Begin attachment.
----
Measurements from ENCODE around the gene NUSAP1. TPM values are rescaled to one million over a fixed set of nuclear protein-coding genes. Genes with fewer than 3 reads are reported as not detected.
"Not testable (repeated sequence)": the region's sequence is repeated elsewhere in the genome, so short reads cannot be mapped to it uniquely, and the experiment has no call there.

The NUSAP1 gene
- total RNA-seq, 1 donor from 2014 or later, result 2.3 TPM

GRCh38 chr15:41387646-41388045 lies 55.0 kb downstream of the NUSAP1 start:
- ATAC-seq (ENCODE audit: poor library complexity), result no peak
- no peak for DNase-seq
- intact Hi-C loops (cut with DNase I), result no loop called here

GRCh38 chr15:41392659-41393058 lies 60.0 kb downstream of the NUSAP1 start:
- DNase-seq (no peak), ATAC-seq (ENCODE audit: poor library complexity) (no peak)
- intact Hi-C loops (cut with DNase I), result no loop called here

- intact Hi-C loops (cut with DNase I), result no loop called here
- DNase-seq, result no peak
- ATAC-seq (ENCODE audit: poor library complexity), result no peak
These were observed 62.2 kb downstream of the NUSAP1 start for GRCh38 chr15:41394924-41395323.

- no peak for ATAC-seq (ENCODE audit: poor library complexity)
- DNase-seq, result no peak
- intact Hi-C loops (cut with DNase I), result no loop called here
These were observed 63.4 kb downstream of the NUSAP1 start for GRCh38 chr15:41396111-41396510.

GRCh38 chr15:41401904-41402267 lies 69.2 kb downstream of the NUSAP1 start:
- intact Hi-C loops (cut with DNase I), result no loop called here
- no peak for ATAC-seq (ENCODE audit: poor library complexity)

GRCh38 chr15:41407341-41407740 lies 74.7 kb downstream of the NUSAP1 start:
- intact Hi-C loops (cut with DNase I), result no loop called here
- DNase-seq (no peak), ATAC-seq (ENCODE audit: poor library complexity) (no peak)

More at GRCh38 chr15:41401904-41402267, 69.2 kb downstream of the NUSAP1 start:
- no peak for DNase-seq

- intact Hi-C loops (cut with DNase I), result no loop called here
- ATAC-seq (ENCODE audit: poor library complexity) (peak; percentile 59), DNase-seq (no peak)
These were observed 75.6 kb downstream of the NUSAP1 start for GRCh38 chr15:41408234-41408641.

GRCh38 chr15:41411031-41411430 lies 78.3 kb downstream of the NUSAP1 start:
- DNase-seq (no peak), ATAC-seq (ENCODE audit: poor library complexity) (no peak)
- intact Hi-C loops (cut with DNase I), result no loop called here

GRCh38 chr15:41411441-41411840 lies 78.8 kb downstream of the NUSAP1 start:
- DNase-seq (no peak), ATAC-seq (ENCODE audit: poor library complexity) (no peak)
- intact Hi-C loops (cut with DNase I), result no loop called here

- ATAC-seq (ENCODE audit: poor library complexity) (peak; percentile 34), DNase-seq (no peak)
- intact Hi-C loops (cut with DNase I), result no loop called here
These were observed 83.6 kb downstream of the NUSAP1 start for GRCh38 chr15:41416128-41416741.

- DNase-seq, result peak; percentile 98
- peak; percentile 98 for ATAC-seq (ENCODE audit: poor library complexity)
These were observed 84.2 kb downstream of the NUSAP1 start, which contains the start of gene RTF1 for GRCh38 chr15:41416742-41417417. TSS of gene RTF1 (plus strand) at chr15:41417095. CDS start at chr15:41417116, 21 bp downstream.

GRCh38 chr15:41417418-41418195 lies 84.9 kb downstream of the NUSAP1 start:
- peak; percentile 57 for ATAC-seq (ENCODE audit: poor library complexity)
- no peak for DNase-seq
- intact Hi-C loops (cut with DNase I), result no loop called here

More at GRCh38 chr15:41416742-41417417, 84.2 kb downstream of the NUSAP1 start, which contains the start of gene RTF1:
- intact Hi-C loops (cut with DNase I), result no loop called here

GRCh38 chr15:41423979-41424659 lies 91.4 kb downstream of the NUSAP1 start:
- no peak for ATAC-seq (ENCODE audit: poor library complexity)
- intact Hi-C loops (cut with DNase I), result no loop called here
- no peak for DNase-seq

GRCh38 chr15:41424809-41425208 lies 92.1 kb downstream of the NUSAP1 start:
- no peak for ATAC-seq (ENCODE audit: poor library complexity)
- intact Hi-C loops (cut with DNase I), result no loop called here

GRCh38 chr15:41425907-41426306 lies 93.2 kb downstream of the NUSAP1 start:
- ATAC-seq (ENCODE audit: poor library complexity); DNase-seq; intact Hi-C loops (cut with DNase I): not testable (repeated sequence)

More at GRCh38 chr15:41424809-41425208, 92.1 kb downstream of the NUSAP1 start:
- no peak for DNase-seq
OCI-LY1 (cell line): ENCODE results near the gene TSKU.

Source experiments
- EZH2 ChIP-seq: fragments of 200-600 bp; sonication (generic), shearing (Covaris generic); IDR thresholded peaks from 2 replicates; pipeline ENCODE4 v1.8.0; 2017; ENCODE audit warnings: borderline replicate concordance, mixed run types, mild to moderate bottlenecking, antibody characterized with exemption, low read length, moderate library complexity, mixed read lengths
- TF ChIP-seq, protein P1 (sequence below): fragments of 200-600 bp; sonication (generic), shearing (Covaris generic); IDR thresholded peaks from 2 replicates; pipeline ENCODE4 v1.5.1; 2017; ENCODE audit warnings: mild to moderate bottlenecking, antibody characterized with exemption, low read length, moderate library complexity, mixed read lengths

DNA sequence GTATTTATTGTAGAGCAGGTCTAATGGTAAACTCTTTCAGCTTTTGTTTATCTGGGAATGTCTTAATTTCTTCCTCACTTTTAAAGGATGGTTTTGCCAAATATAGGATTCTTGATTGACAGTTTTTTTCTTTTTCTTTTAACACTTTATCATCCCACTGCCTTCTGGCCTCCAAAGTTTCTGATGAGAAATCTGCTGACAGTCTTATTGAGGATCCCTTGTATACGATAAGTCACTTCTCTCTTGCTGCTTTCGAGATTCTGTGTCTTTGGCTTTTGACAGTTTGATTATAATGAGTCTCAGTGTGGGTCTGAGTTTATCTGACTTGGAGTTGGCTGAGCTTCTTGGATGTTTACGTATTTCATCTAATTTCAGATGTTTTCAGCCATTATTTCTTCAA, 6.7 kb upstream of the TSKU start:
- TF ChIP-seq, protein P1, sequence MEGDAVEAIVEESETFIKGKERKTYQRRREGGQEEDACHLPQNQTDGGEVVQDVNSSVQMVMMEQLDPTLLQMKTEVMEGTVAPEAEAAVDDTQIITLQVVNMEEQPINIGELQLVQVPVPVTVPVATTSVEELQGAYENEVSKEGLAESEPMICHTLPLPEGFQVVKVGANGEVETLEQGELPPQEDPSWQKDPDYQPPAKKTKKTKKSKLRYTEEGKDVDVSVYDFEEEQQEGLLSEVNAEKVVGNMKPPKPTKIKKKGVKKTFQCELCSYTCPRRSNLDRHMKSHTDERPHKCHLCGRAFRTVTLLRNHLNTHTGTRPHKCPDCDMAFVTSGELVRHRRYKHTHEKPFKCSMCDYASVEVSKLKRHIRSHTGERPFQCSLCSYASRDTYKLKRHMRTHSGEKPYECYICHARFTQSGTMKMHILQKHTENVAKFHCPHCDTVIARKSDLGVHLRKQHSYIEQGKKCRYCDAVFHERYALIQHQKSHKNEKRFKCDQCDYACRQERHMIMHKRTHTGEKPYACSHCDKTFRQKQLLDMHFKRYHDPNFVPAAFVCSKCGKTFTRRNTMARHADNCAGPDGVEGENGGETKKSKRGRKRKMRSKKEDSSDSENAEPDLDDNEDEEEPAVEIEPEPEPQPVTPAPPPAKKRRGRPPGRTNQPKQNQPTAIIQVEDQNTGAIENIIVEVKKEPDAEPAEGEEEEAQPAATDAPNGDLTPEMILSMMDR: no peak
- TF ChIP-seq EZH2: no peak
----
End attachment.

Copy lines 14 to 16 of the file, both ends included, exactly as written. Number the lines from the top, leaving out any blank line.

- ATAC-seq (ENCODE audit: poor library complexity), result no peak
These were observed 62.2 kb downstream of the NUSAP1 start for GRCh38 chr15:41394924-41395323.

- no peak for ATAC-seq (ENCODE audit: poor library complexity)